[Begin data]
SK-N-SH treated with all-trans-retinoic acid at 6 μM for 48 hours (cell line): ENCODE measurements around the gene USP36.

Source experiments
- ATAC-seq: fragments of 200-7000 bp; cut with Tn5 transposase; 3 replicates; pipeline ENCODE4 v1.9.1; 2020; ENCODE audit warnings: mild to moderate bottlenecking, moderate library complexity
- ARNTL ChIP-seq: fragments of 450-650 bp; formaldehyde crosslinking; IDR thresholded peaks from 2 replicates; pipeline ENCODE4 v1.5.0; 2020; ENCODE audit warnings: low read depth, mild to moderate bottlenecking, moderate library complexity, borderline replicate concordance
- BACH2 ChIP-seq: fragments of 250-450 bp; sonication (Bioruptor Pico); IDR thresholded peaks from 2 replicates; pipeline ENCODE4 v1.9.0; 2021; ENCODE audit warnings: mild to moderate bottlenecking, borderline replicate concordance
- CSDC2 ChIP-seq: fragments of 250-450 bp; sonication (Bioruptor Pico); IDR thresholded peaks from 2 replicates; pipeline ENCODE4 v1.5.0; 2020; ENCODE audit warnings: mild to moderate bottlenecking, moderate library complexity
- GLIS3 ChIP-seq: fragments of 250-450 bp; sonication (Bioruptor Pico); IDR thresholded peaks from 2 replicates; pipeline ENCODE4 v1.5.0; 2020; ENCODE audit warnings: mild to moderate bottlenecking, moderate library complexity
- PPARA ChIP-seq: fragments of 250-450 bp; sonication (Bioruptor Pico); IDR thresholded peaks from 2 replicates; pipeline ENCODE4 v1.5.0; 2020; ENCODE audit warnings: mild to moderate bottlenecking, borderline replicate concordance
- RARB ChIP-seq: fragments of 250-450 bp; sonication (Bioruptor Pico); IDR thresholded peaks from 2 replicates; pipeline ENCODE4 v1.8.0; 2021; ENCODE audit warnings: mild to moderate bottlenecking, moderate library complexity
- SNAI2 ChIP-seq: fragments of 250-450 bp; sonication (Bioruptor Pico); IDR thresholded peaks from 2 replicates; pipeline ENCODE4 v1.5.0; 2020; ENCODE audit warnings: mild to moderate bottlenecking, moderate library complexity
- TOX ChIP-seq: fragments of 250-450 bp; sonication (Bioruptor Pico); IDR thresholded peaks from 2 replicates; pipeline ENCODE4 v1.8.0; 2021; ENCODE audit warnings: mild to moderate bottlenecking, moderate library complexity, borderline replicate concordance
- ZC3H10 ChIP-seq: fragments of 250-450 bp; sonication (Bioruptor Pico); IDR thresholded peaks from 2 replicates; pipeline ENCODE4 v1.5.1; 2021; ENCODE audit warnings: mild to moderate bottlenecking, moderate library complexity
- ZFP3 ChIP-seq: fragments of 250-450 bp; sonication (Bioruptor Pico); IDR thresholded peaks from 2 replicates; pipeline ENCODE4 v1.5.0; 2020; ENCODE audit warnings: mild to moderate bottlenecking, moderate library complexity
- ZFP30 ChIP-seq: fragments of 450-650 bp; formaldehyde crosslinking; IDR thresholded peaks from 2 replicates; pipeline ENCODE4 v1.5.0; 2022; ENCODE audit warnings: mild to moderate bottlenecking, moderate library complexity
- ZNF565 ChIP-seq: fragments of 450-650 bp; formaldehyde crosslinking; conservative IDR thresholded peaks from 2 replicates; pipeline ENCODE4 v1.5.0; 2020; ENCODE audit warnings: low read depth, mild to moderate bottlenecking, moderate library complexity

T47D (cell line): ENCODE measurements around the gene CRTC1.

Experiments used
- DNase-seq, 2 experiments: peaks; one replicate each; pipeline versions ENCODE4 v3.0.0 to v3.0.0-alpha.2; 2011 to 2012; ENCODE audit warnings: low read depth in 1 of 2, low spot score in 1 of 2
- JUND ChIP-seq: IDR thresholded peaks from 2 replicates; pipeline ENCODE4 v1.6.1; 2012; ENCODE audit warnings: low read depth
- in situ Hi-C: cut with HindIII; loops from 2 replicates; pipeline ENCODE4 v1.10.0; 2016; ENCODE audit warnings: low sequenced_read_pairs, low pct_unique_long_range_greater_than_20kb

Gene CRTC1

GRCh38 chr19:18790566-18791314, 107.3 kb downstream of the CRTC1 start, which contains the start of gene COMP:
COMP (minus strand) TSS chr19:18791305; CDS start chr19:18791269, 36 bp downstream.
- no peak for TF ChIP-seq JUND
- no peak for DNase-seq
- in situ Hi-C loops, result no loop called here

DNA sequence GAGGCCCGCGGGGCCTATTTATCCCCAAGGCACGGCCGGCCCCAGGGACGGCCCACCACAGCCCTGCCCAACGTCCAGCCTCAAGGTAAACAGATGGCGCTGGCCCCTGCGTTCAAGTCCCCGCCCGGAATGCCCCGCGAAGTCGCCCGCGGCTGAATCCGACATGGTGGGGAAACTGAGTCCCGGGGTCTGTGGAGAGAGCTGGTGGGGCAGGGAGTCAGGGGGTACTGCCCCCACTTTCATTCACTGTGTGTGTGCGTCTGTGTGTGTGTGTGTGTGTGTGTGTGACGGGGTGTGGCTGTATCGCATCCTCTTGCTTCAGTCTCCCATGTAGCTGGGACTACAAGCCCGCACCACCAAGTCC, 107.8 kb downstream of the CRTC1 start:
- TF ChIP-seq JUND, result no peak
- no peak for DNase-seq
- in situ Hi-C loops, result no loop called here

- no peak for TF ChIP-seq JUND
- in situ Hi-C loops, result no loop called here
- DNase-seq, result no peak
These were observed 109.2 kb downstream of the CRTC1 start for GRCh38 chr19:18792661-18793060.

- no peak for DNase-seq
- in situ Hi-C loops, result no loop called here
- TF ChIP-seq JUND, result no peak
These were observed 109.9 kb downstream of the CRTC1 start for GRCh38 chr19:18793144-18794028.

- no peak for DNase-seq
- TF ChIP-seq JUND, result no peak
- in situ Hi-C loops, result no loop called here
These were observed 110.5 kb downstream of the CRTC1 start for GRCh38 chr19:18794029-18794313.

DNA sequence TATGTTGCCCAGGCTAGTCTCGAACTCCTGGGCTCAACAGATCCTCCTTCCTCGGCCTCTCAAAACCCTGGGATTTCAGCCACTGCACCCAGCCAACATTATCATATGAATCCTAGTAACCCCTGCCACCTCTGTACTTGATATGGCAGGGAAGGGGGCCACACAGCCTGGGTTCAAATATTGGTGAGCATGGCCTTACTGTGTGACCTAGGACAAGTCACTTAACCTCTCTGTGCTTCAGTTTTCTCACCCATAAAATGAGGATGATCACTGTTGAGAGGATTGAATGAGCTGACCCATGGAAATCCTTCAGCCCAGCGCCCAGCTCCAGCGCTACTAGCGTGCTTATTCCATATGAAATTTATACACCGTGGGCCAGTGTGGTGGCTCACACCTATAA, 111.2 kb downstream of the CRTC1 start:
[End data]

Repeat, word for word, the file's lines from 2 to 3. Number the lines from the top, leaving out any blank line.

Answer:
Source experiments
- ATAC-seq: fragments of 200-7000 bp; cut with Tn5 transposase; 3 replicates; pipeline ENCODE4 v1.9.1; 2020; ENCODE audit warnings: mild to moderate bottlenecking, moderate library complexity